"It's allowed everyone to clear their heads," wide receiver Jeff Samardzija said. "There's been so much up and down this past year. It's nice to take a step back and take a deep breath to start fresh. So much has happened with this program and with this team. It's a great way to approach this week and the way we have to look at it. This is the most important game."

Samardzija said with the extra free time, a lot of the players used it to catch up on their sleep. Weis let the team sleep in a little longer as well and lift weight a little later. This, added with more time spent in the film room preparing for the unique schemes BYU runs, is an added bonus of fall break.

"It is a little different," offensive lineman Bob Morton said. "It's nice that we don't have to get our lifting in early in the morning because we don't have classes. It's nice to be able to solely concentrate on football as well.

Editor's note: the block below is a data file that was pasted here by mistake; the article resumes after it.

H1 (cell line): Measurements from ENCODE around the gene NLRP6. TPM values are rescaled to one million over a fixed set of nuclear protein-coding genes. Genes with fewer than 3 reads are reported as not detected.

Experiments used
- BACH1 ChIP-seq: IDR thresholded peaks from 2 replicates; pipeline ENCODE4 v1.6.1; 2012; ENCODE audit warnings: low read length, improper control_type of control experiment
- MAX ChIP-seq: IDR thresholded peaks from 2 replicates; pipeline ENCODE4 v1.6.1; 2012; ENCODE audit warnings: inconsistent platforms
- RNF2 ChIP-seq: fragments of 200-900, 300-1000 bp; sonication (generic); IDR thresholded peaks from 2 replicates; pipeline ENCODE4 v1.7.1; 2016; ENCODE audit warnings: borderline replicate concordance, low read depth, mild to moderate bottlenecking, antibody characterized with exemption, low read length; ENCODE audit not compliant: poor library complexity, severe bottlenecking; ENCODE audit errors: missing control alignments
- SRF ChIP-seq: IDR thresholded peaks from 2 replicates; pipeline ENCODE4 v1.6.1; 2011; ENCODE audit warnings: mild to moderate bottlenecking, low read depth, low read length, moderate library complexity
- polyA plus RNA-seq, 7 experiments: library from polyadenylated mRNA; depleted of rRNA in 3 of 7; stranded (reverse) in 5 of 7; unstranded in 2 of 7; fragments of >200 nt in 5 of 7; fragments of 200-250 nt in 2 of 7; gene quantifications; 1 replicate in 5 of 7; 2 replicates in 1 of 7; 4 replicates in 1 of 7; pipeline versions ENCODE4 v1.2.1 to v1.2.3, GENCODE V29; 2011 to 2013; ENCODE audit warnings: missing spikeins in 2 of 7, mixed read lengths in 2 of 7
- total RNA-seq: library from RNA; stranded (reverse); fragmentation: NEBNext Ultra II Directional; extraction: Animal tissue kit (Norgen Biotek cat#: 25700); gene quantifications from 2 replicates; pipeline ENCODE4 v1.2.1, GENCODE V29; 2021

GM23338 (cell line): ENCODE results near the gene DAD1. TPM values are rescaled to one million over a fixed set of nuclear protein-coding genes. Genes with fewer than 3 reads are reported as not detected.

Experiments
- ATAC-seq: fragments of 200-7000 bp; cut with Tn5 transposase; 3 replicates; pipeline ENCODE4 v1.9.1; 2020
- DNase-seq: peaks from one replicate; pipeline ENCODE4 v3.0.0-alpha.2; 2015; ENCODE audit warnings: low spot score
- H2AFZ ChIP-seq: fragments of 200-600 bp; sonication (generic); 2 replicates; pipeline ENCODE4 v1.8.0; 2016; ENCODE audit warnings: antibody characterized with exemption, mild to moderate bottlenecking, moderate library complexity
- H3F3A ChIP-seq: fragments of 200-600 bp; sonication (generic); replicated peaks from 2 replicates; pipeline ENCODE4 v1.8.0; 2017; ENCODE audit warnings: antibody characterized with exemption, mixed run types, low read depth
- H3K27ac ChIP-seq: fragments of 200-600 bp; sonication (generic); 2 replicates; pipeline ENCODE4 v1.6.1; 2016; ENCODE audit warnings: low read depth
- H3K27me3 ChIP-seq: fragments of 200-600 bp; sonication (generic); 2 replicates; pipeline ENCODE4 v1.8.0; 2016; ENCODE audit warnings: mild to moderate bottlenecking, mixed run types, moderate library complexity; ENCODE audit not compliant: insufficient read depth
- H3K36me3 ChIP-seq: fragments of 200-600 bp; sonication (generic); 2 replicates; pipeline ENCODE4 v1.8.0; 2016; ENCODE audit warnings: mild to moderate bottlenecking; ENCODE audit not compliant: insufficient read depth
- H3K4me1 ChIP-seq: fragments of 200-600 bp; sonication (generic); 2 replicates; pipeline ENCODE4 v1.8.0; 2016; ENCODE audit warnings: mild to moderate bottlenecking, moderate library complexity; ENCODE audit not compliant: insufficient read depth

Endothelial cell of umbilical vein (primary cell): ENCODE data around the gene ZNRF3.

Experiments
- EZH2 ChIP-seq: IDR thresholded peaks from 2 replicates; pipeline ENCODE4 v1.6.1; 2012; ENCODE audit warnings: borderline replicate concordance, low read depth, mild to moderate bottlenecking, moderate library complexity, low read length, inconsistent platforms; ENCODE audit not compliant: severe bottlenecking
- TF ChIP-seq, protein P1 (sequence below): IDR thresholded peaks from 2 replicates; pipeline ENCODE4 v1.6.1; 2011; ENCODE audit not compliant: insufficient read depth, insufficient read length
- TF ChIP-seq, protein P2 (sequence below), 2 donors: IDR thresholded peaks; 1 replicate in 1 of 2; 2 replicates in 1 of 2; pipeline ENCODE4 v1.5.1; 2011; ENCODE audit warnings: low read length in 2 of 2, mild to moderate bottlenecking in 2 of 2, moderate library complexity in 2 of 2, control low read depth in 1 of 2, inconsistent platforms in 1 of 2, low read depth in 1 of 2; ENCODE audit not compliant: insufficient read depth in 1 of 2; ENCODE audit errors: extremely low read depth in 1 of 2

"One of the things about BYU's team is that most of the time you go into a week just dealing with what you want to do. When you deal with an exotic defense such as the 3-3-5, you have to understand what they are going to do as much as what you're going to do. It's a little different preparation than the past couple of weeks."

*Speaking of the 3-3-5 formation the Cougars run on defense, a lot of the post-practice talk on Tuesday centered on this topic. It's not a scheme that most teams employ on defense and it'll be the first time Notre Dame has seen it in 2005. Offensive line coach John Latina, who came to the Irish from Mississippi, is familiar with what the offense will see on Saturday.